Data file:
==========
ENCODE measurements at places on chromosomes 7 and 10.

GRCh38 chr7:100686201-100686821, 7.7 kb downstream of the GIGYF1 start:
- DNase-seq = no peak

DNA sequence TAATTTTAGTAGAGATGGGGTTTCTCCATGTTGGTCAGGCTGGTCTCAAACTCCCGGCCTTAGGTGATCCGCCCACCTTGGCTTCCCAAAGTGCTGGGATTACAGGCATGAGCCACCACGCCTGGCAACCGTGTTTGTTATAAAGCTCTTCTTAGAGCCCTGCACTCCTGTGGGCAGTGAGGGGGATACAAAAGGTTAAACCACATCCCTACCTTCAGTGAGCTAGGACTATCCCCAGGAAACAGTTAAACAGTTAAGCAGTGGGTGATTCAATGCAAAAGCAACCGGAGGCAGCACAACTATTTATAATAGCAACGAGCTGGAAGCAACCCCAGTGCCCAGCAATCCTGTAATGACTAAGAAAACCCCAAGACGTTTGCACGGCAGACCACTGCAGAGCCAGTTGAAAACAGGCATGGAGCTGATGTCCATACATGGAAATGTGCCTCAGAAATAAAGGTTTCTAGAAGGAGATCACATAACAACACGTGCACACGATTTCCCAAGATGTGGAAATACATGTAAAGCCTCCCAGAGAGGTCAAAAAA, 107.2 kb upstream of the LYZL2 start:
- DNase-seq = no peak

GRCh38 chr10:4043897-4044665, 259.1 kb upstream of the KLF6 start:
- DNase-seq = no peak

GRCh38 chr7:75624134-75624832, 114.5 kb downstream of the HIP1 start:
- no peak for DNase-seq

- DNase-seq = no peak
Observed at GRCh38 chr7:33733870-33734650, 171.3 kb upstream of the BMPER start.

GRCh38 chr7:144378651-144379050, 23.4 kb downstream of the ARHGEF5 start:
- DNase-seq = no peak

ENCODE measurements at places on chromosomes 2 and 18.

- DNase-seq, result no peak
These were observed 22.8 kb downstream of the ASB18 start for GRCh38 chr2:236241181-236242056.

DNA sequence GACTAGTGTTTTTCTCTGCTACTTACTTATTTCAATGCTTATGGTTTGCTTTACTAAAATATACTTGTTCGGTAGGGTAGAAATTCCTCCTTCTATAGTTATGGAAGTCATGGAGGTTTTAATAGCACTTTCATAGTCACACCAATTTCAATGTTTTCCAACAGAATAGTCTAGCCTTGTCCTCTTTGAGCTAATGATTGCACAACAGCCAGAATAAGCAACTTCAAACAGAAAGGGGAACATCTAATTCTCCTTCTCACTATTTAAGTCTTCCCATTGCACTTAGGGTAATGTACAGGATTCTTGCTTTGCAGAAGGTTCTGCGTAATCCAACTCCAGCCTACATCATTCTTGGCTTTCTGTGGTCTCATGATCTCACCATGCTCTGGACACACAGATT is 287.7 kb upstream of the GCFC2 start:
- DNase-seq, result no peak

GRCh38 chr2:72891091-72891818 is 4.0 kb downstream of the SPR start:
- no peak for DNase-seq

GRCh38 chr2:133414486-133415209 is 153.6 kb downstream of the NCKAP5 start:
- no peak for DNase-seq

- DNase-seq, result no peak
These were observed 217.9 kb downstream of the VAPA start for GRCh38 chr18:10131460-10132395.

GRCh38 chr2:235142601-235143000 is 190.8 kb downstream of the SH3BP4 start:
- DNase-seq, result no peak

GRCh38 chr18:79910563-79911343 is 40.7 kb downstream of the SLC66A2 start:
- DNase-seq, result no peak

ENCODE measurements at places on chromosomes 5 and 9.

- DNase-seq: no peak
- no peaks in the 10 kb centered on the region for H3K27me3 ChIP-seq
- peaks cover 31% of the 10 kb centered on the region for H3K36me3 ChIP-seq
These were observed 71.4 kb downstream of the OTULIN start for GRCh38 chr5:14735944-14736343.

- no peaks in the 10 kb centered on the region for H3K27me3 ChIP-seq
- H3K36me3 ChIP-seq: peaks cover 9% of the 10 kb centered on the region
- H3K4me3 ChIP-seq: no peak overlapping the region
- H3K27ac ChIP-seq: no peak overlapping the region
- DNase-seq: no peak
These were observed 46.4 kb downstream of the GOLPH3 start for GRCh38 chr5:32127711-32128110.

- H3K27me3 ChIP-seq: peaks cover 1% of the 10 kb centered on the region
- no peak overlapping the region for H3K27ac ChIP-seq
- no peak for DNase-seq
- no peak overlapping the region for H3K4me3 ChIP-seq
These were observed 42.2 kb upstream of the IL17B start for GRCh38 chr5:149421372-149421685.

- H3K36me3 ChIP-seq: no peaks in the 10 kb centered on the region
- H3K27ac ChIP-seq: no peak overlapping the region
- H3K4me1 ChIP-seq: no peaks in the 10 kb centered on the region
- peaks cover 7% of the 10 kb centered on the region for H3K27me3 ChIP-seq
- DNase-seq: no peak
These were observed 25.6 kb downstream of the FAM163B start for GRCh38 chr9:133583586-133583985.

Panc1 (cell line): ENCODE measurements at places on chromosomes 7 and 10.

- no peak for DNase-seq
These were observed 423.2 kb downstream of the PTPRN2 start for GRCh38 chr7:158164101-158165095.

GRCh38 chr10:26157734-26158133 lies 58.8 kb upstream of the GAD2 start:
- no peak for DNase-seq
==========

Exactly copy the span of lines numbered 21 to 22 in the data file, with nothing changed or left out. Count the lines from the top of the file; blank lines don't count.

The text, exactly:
GRCh38 chr2:133414486-133415209 is 153.6 kb downstream of the NCKAP5 start:
- no peak for DNase-seq